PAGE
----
Thursday, March 30, 2006

What Mean These Stones?

According to reports at the Reformation 21, The Philadelphia Conference on Reformed Theology held recently in Jackson MS, was attended mainly by the World War II generation. From my times at Ligonier's National Conference (which have been plenty), I would tend to give a similar testimony. Obviously this should cause all of us, who have a passion for the continuing influence of Reformed Theology upon the American Christian scene, to pause and be concerned about the perpetuity of these truths. It does appear that the attendees at such conferences are getting older, and there is not a large enough influx of young energetic Reformed lay people coming to these conferences to replace this aging generation. If nothing else, it should spark in those organizers and developers the conversation of what does this trend mean, or as the report at Reformation 21 said, "it should give critical pause for thought as to who might be attending in twenty-five years time." This trend is of particular import to me as I continue trying to articulate a vision for Reformed African-Americans having "our own."
In establishing "our own" one of the things we will be establishing is our own legacy. As we seek to set forth Reformed Theology using our own voices, we must have the generations coming behind us in mind. We must speak with a contemporary relevance, and yet with a futuristic vision. We must continually ask the question, "What am I establishing now that uniquely says to my children and grandchildren that I did this for God and them?" Are we establishing churches that are uniquely ours and theirs or are we simply purchasing for them pews upon which they can sit and listen? Are we writing and articulating theology and a worldview that is uniquely ours and theirs or are we satisfied to tell them to read this or that and make application as you can? Will they be able to attend conferences on theology (and not just Mercy Ministry) and be able to see themselves represented and have the confidence to one day be an intricate part as well? In short, are we crossing over the Jordan and yet failing to erect monuments, memorials to God's faithfulness that not only say what God has done, but also demonstrate who and why we are as Reformed Christians who happen also to be African-American? Will the generations to come asks us, "What mean ye these stones?" Or will we too find ourselves holding a Conference on Reformed Theology with mostly gray beards and gray heads? This just may be our legacy if we fail to seize the opportunity to establish "our own".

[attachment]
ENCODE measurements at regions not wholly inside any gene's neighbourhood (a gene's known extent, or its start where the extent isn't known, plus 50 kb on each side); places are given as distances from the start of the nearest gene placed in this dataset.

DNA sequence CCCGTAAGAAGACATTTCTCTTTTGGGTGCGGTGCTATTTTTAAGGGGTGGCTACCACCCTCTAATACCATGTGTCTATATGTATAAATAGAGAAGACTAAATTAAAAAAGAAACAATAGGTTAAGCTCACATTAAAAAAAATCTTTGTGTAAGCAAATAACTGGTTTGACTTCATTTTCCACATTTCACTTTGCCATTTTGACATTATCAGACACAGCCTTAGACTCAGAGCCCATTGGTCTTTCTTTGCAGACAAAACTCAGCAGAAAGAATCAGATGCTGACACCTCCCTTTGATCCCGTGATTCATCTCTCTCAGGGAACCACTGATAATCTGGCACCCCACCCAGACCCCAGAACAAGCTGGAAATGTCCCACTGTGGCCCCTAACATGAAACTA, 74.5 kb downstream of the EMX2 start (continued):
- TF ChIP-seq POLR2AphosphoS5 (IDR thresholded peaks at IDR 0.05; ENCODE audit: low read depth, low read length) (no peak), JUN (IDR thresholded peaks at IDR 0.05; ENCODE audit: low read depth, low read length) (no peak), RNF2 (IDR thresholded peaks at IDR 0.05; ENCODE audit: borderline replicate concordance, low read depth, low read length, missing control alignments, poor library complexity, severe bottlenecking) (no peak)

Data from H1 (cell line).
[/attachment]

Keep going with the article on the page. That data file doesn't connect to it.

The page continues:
24-eLders said...

Bro. Carter,
Your blog is truly enriching, and I have shared it with many others who also are looking for "more" and "greater" out of those of us (myself included) in the next generation. I am interested in seeing what you have to suggest as ways that the next generation can be reached and maintained. In writing this, I am certain that it is God who gives the increase, but how can we (how have you) do a better job of planting and watering?

ajcarter said...

Hey my brother, thanks for your encouraging comments and your frequent visits.

I am convinced that reaching and maintaining the next generation is making sure that we secure those in our sphere of influence, and then begin to work our way out from there. In fact, I will post on this issue very soon. Your question has sparked an interest in me to try to articulate my method for making a difference in my time, and the times to come. Visit back and let me know what you think about my thoughts (once I post them). By the way, you can pray that I don't procrastinate :-).

Let's keep encouraging one another. Thanks again.